For five nights, that would be our haven, where we’d retreat at the end of the hard days of deliberation and liberate bottle after bottle of fine wine and discuss music.
When we returned to Harare en route back to Lusaka, you and I lost Frank and Doreen and disappeared into a music shop to see what we could find. From that trip, I picked up a rare Thomas Mapfumo CD, recorded live in Albuquerque, New Mexico. I can’t remember what you bought, but you left with quite a stash.
But that was then. This was now. Music, media and friendship had brought us together. Now there was something else we didn’t bargain for. Cancer. And it hit us both hard.
To be honest, I wasn’t ready to be on your show on 5FM when you asked me. In a couple of months’ time. maybe, but not now. “Doc,” I’d said, “let me get my voice and my weight back. I don’t want to be an object of pity when people hear me on radio and get the feeling I’m about to log out permanently. Aikona man! I am going to beat this cancer just like I know you will. And then we can talk as long as you want and play some great jazz on radio.”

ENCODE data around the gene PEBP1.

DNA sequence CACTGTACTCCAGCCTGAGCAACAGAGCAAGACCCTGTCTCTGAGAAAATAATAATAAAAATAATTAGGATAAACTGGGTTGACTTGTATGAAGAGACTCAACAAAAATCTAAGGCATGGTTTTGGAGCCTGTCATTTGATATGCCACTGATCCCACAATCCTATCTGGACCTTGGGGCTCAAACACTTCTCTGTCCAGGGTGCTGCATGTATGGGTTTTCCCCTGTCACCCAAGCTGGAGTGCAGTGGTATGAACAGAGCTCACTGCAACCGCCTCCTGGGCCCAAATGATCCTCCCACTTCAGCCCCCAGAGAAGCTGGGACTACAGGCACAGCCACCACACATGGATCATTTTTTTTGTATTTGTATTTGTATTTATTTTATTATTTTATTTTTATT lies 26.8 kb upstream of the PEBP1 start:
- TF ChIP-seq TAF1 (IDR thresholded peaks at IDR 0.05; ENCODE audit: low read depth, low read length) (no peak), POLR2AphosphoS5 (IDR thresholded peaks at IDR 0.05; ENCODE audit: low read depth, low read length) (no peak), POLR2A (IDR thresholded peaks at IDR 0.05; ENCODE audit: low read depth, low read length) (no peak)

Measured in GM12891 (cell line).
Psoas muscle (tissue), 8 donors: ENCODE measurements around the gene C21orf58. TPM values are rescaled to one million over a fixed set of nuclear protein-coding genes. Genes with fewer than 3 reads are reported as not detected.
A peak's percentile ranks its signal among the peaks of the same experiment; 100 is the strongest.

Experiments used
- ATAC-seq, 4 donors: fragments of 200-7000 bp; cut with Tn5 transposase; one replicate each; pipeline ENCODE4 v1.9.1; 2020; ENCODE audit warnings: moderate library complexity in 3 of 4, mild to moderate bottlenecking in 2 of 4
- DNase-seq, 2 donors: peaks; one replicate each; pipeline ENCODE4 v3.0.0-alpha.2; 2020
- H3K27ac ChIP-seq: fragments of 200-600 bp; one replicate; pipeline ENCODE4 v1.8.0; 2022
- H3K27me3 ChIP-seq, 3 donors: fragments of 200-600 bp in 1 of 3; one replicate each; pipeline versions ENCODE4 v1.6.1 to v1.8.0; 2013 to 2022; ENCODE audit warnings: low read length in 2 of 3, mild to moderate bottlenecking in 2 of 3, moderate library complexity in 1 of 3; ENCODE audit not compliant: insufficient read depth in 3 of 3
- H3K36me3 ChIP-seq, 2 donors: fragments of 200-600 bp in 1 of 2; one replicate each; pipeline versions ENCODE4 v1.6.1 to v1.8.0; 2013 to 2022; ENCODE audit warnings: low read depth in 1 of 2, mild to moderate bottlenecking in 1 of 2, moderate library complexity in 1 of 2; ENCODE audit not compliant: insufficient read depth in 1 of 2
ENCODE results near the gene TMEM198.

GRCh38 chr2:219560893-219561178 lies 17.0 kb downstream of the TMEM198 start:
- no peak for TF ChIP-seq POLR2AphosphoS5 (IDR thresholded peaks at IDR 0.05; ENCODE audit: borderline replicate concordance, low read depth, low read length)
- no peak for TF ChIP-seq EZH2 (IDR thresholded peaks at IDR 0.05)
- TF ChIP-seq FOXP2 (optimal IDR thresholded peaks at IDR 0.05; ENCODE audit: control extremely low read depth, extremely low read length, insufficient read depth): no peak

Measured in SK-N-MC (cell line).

But while you had a one-off show in mind, there was something else I had been thinking about long and hard, all those nights I lay in a hospital bed in India. A media campaign on cancer. On my wall and on radio. Thirteen weeks or more of uncompromising radio. I’d script the concept as well as series as a journalist and cancer patient would and you, Doc, would nail it down with your silky smooth radio voice. We’d both produce, with the series relying on your expertise and your contacts in the profession as a medical doctor. In my head, I saw something epic and life changing. Something investigative and intensely topical yet unpredictable. All in all, treating the subject and related topics as a public health imperative.
The idea intrigued you, so I shared some more thoughts I’d scribbled down about where the whole thing could go and what had inspired it.